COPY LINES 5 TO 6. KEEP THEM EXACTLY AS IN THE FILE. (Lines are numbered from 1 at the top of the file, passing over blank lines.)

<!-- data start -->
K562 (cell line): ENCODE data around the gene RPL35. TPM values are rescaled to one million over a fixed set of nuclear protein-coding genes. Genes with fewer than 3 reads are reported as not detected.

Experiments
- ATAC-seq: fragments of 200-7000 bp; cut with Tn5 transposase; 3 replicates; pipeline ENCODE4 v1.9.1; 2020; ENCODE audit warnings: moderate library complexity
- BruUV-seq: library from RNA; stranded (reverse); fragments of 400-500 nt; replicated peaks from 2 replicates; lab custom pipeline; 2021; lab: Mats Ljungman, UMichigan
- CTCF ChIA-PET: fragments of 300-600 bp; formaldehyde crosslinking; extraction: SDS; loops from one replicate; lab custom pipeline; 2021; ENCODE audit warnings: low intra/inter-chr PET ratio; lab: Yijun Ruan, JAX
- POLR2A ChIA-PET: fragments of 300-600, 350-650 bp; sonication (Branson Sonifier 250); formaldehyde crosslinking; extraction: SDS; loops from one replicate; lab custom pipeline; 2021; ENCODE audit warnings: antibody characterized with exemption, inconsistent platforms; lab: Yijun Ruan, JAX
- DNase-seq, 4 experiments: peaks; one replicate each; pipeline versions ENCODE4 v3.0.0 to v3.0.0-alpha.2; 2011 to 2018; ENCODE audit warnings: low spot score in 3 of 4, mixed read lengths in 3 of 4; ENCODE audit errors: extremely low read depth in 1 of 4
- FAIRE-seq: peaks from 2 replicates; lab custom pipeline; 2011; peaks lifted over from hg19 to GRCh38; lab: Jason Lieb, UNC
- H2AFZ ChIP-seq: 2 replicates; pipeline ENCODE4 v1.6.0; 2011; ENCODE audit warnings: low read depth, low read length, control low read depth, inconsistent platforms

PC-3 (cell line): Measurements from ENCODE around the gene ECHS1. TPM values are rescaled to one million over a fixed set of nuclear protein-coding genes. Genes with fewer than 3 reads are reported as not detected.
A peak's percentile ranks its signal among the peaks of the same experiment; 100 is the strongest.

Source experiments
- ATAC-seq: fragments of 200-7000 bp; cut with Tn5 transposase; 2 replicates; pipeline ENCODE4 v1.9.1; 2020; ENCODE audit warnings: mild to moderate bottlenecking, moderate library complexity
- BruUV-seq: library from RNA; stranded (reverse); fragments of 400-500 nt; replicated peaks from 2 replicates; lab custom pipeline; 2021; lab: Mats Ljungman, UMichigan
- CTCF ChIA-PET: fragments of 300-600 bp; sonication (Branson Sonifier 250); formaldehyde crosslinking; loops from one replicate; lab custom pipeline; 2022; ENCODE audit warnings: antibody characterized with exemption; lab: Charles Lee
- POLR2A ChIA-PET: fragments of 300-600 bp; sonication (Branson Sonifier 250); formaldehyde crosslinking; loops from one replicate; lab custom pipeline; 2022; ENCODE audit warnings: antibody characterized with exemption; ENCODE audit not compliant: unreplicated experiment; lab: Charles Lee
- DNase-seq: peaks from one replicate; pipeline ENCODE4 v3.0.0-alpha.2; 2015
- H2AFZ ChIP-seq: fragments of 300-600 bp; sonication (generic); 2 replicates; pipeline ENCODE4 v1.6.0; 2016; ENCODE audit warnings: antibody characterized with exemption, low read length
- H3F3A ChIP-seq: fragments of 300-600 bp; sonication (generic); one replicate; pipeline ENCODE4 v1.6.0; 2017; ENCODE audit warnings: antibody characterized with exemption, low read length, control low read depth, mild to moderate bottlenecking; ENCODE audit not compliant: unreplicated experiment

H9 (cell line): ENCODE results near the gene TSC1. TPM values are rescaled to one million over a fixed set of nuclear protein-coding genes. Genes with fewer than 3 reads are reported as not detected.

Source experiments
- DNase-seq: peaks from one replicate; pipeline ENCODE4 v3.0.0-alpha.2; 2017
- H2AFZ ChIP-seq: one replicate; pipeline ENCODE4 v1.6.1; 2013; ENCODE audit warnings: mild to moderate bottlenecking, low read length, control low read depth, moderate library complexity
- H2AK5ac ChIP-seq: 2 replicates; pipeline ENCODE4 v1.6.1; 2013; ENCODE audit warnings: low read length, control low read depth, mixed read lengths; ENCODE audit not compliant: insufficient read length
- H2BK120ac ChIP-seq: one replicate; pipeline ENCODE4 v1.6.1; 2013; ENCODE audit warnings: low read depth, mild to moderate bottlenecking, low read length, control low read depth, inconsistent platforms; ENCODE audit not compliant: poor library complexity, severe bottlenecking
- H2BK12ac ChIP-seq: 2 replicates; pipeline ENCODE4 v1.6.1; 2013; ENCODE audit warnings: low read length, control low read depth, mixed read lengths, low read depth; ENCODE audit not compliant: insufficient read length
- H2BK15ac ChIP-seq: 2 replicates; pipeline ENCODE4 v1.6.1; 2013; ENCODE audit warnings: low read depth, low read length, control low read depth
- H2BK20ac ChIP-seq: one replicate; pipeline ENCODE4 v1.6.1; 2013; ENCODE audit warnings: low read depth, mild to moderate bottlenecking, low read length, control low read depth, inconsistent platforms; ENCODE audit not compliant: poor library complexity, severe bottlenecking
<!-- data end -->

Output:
- CTCF ChIA-PET: fragments of 300-600 bp; formaldehyde crosslinking; extraction: SDS; loops from one replicate; lab custom pipeline; 2021; ENCODE audit warnings: low intra/inter-chr PET ratio; lab: Yijun Ruan, JAX
- POLR2A ChIA-PET: fragments of 300-600, 350-650 bp; sonication (Branson Sonifier 250); formaldehyde crosslinking; extraction: SDS; loops from one replicate; lab custom pipeline; 2021; ENCODE audit warnings: antibody characterized with exemption, inconsistent platforms; lab: Yijun Ruan, JAX